The first vehicle in the convoy, or tip of the spear as they like to say, is the Husky. At first glance it looks like a farm tractor with its long narrow frame and single seat up top. That’s right, there is only one man in the husky and he will lead the convoy down all the roads where explosives are hidden. It is his job to find the explosives before the explosives find the vehicles.
“You got to have a guy who is smart enough to operate the technology at his hands,but dumb enough not to care about the danger he is in,” jokes Captain Schroeder. “Seriously,what makes a good Husky operator is someone who has an eye for detail. The equipment will do its job, but it is not fool-proof. He has to constantly search the terrain for indicators.”
Specialist John Filo is a Husky driver and his youth and eagerness conquer any fear that might keep him from being the first man to enter the minefields.
“Really it is not too scary because with the equipment you can see it [the IEDs] before it sees you,” admits Specialist Filo. “However, once you turn on that road, you feel the adrenaline start pumping. And then it is like,‘am I going to get it? Or is going to get me?’”
The Husky is equipped withforward reaching sensors that look a bit like lobster claws and it has a Ground Radar System that can detect buried objects. However, the insurgents have also adapted to the technological advancementsand have begun building IEDs in wood and plastic cases that make it even more difficult to detect.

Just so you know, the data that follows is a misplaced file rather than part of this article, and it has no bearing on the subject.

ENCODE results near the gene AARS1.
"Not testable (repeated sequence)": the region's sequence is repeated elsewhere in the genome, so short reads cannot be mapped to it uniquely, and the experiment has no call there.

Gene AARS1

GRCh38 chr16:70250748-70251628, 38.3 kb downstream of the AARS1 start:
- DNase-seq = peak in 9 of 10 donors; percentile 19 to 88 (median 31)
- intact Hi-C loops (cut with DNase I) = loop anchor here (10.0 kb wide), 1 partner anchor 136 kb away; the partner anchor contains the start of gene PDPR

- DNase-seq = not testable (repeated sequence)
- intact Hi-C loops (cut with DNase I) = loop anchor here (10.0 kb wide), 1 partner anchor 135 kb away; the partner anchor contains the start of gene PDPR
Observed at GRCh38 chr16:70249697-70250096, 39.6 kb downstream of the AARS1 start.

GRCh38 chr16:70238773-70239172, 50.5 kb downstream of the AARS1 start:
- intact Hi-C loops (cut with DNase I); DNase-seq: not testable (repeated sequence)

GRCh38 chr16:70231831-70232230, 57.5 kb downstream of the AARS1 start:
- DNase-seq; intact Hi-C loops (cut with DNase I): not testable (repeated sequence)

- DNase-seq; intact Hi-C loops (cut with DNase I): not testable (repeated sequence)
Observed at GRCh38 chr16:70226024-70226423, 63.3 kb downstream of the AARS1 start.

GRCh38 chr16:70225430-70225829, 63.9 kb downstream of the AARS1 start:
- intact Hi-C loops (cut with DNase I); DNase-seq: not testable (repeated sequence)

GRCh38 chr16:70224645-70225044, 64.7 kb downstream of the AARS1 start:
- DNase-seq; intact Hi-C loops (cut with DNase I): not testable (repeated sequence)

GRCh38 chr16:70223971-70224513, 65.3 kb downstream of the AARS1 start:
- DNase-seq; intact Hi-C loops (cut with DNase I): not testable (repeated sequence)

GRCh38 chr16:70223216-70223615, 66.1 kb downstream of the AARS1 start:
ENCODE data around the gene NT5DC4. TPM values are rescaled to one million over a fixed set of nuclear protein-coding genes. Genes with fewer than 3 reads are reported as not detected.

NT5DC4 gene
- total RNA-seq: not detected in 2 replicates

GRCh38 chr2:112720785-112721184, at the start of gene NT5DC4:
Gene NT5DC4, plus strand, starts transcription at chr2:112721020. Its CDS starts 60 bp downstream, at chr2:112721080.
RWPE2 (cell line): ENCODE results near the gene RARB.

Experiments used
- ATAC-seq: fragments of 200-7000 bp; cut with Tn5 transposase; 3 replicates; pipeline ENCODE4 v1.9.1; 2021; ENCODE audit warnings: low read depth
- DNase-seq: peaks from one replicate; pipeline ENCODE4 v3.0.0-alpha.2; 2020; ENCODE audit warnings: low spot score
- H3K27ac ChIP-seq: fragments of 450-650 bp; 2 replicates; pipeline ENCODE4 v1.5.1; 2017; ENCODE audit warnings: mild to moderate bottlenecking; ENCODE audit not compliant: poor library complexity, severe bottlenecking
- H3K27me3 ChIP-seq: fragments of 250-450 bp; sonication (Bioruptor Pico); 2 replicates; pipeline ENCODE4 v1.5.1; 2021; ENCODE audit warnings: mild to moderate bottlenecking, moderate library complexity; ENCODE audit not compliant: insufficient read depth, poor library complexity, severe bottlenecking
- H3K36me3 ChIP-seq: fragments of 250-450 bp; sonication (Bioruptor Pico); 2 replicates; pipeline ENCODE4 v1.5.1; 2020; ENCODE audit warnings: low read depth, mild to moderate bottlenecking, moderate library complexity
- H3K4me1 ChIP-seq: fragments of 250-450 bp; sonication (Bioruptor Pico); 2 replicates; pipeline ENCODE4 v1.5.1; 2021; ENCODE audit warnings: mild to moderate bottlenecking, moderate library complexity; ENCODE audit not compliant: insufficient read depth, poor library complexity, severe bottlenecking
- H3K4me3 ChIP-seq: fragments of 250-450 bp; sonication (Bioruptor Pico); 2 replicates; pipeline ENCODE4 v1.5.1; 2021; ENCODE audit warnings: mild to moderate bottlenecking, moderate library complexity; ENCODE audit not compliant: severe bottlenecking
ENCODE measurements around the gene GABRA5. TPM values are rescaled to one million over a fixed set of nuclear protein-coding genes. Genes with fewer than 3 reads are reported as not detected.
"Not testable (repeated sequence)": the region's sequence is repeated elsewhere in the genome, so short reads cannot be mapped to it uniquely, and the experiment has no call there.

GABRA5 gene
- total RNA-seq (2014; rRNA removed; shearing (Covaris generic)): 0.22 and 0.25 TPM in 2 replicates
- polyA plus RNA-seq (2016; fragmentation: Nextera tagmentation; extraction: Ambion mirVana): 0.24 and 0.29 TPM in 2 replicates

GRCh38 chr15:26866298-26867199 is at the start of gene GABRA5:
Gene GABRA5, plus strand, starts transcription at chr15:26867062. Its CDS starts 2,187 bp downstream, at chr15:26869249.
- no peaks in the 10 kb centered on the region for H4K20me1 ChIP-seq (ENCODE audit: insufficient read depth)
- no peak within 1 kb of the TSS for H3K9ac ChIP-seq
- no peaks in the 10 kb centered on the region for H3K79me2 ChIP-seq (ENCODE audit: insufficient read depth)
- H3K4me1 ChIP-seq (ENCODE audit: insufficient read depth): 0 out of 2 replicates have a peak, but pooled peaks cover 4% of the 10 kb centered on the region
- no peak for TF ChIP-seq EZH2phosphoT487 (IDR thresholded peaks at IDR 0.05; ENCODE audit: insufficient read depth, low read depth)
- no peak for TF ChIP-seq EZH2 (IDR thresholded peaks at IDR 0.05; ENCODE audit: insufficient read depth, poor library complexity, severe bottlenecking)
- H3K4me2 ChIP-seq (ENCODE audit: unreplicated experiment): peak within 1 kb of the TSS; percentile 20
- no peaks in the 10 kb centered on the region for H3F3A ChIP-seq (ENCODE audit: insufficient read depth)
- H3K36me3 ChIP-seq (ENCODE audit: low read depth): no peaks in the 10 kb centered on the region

“No matter where you drive you know that there is or could be an IED out there”
Bombs are buried and initiators are used to ignite them. A route clearance mission is not exactly the most exciting of patrols in the army. Typically, the convoy moves at about 6 kilometres per hour. There are days when the convoy is out there for 12-16 hours.
The convoy literally crawls along the road. As their vehicles are loaded with food and water, so they also carry empty bottles near their feet. There are no stops forwhen nature calls on a route clearance mission. The earth in this particular part of Afghanistan is hard and filledwith rocks. Digging up holes to plant explosives is a difficult and laborious task.
Once an explosive is detected,the Husky marks the spot with red spray paint and backs away. Now enters the Buffalo. This is a mammoth size truck that carries a longarm that looks like a giantfork that rakes away the soil so the commanders can get eyes on the explosive.
Then they have a robot that is controlled by a joystick and operated like a video game that can go out of the truck and deal with the danger. Other vehicles in the convoy turn on jammers that can block cell phone signals from igniting the devices.
While the Buffalo begins toeither disarm the explosive or safely detonate it, the rest of the company sets up a security perimeter as this is the timewhen they are ambushed.
Two days later, Charlie Company rolls back into FOBKunduz. It has been a sluggishly long and tedious missionfor them and many of the soldiers have become jaded. For they know that when the enemy becomes aware that a route clearance mission is coming they often dig up the initiators or bombs and wai tfor the convoy to pass beforere-burying them.
“No matter where you drive you know that there is or could be an IED out there,”says Lieutenant Zachary Willey.“The locals keep telling us that the enemy is prepping every night. Ideally, we would clear a road, and then Afghan local authorities would maintain the area secure.”
So far in most of Afghanistanthat is not happening.